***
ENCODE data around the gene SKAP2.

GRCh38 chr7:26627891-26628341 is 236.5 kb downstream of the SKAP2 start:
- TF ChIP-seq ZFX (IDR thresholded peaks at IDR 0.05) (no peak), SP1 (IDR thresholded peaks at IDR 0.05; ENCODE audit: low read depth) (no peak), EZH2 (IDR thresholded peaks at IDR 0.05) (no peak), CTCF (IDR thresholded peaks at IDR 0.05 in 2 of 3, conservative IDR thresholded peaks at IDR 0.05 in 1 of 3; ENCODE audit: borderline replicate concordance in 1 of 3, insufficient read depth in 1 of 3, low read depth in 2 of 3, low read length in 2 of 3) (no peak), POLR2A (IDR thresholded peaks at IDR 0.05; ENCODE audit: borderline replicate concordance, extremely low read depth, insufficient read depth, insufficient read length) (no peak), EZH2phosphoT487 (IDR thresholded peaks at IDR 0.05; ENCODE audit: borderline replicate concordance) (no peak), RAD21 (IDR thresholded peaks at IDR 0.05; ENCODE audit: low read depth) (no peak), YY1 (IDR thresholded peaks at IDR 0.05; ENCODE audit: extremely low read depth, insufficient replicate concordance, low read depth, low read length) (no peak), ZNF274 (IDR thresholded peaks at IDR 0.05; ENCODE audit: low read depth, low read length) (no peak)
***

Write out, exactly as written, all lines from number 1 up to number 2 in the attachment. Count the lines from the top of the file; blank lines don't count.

ENCODE data around the gene SKAP2.

GRCh38 chr7:26627891-26628341 is 236.5 kb downstream of the SKAP2 start: